Second-hand clothes shopping is gaining mainstream popularity among fashionistas and celebrities alike, so we asked three readers about their experiences of wearing second-hand clothing.
The resurgence and popularity among the fashion conscious for wearing second-hand clothes can be attributed to many reasons. From an increased commitment to sustainability, a yearning for timeless styles typified by fashions of yester-year or simply an effort to keep on top of shrinking fashion budgets in these cost-of-living times, the number of people rifling through the rails of charity and second-hand clothes shops is clearly increasing.
The popularity of pre-loved clothes shopping is helped by campaigns like ‘Second Hand September’ run by Oxfam charity, now in its second year. This year’s campaign saw mum and daughter duo Andi and Miquita Oliver speaking about their love of second-hand clothes. In a Guardian interview, Miquita said: ““I want to show that anyone can look and feel beautiful in second hand clothes.”
In the article, Miquita full embraces the idea of second-hand clothes. She said: “I don’t use the word vintage … as that makes it sounds expensive. When you say ‘vintage’ it sounds like the doors are closed against you. I want to be like, I’m on TV wearing a skirt that cost £2 in a charity shop. That’s where the joy is.”
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In this piece, Melan Magazine speak to three women of different ages who wear second-hand clothes and discuss their experiences in doing so. It is something that both older and younger generations alike are embarking on.
Second hand clothes: Lily’s story
A regular shopper of second-hand clothes, she tells us about how she started shopping from second-hand stores in 2010 when she worked as a volunteer at the charity shop, SENSE. “When I shop from charities, I look for clothes with a tag as many companies donate their clothing to charity shops”. She continues: “I buy second-hand clothes because it’s cheaper to buy new things from there. You can find clothing for unbelievably cheaper, compared to if you were to buy it new from a brand.”
And it’s not just clothing that Lily buys for herself, as the 48-year-old shares: “I also buy kids costumes and clothes for school for events like book day or nativity shows, as they are pricey just to wear for one day. For this, it’s better to check charity stores. They also sell party clothes, wedding or bridal dresses. You name it.”
Second hand clothes: Chioma’s story
Proving shopping for second-hand clothing is a worldwide trend, Lagos, Nigeria-based Chioma is a fashion designer who also buys pre-loved clothing. She said: “I like to say I’m an all-round fashion babe. I have always had an eye for fashion since I was a little girl. I started designing my own clothes because I couldn’t afford to pay other fashion designers to bring the designs in my head to life. It’d have been a lot.”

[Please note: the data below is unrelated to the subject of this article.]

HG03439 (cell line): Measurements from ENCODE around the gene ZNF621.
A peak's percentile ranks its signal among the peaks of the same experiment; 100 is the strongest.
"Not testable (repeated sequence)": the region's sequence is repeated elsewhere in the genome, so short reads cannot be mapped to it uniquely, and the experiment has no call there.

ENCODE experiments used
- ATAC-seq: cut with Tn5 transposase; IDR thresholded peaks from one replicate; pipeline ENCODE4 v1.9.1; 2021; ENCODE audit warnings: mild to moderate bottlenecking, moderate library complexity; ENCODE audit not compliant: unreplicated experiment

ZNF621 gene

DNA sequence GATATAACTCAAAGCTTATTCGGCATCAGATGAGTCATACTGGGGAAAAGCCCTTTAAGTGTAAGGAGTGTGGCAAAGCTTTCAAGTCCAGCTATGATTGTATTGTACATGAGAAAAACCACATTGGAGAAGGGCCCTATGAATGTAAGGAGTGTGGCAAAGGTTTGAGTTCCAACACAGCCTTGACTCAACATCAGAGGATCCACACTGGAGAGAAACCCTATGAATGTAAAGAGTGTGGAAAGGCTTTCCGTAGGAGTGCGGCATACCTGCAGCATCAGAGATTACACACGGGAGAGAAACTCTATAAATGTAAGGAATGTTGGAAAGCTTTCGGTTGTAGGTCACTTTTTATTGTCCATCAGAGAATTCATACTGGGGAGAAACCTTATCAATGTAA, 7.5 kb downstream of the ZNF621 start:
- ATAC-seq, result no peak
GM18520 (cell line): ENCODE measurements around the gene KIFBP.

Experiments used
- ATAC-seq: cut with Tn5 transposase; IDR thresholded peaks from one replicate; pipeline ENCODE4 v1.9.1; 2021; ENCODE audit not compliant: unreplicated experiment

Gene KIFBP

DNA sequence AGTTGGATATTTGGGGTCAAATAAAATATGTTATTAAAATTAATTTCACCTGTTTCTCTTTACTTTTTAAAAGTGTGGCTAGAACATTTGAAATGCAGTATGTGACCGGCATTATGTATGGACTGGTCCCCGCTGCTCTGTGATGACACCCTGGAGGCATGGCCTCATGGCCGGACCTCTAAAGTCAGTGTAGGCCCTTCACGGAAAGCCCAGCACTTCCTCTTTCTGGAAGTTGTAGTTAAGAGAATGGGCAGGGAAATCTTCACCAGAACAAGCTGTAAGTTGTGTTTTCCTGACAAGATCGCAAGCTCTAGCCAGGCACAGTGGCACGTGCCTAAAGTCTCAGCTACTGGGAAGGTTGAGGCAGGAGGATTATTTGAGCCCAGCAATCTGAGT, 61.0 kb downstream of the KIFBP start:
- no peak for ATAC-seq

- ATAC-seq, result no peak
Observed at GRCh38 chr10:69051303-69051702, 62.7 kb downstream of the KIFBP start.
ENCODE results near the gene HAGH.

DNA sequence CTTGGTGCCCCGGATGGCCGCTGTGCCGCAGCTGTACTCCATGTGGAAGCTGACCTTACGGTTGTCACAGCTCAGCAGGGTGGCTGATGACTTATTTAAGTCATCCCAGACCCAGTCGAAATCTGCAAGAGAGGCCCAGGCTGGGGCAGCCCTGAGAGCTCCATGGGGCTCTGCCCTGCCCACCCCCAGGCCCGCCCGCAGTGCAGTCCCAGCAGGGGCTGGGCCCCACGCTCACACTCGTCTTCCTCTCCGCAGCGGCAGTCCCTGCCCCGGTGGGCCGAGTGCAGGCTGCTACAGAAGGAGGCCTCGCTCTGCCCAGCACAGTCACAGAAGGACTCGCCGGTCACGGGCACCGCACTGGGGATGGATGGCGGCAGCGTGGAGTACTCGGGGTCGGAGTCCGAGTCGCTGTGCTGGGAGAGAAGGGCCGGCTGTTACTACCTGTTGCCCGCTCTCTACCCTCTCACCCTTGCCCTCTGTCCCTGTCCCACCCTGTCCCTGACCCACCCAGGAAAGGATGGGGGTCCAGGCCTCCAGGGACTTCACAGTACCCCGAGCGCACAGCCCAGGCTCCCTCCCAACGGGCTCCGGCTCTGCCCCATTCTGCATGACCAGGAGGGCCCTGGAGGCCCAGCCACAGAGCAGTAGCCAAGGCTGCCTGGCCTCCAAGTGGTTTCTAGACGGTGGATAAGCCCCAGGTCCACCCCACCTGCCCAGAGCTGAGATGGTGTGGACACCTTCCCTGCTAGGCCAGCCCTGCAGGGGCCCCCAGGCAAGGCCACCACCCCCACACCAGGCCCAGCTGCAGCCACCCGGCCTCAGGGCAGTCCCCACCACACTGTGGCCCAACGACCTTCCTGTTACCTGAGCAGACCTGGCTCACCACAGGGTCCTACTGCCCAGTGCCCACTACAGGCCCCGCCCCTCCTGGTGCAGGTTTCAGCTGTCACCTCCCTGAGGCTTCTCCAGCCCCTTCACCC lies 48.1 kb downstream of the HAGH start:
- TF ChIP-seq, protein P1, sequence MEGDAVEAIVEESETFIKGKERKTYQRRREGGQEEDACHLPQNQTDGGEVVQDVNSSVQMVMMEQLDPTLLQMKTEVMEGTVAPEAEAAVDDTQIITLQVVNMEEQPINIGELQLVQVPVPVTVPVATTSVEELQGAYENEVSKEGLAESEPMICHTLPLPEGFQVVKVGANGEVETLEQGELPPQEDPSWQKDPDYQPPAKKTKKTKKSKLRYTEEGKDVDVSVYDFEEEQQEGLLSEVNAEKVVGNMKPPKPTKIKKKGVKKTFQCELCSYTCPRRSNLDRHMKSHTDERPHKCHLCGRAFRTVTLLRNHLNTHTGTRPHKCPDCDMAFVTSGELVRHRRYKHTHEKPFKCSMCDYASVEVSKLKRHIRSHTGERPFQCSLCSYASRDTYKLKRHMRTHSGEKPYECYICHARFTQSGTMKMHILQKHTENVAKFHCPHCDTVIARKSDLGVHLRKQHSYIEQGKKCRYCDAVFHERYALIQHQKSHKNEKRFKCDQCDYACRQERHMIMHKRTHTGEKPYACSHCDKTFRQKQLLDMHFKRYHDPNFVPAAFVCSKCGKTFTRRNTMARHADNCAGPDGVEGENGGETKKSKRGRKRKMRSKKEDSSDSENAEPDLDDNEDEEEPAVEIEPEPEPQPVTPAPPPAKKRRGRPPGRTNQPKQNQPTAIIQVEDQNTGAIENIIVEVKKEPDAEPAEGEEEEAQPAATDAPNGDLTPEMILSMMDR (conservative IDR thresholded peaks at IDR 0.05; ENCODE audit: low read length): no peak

Chioma touches on where she tends to buy pre-loved clothing from: “I buy mostly from thrift markets around me”, she says. In Nigeria, there’s almost always a small thrift store in the most random places and I’m really good at spotting them. There are also stores on Instagram that I buy from once in a while.”
Explaining why she buys second-hand clothes, she shared: “Second-hand stores are way more affordable than stores for brand new items. Their items also have more character. Definitely more quality than fast fashion brands and they are also less common. I’ve never really had the problem of walking into a place and seeing someone else wearing what I’m wearing. Thrift clothes have helped develop a very unique sense of style.”
Second hand clothes: Elma
In-store charity shops aren’t the only places to buy pre-loved clothing. Elma, founder of social enterprise, Aspire Black Suffolk CIC, says she is: “…obsessed with Vinted! I’ve just bought lovely jewellery from there for my 50th birthday party! I’ve also bought T-shirts and coats from them as well as some new autumn shoes.”
The 50-year-old from Suffolk adds: “I often pop into charity shops too in case there’s a bargain to be had! They’re brilliant, for household items and bits for the garden.”
Sharing why she buys from second-hand stores, Elma says: “It’s much more sustainable – as long as you’re selective, you’re likely to save clothing from landfill and hold on to it for a long time. I grew up in the 70s and 80s when wearing hand-me-downs and second-hand clothes was just how people lived. Without access to fast fashion that we have now, our clothes lasted for longer. And our mums and grandmas repaired tears and holes.”
Elma continues: “Most families had a sewing machine too. I don’t know why you wouldn’t buy second-hand. Buying everything new doesn’t make sense to me. Especially when the item is only going to be worn a few times and discarded, as it’s too poor quality for charity shops to accept!”
Have we sparked your interest in buying second hand clothes? We’d love to hear your stories of shopping pre-loved clothing, in the comments below.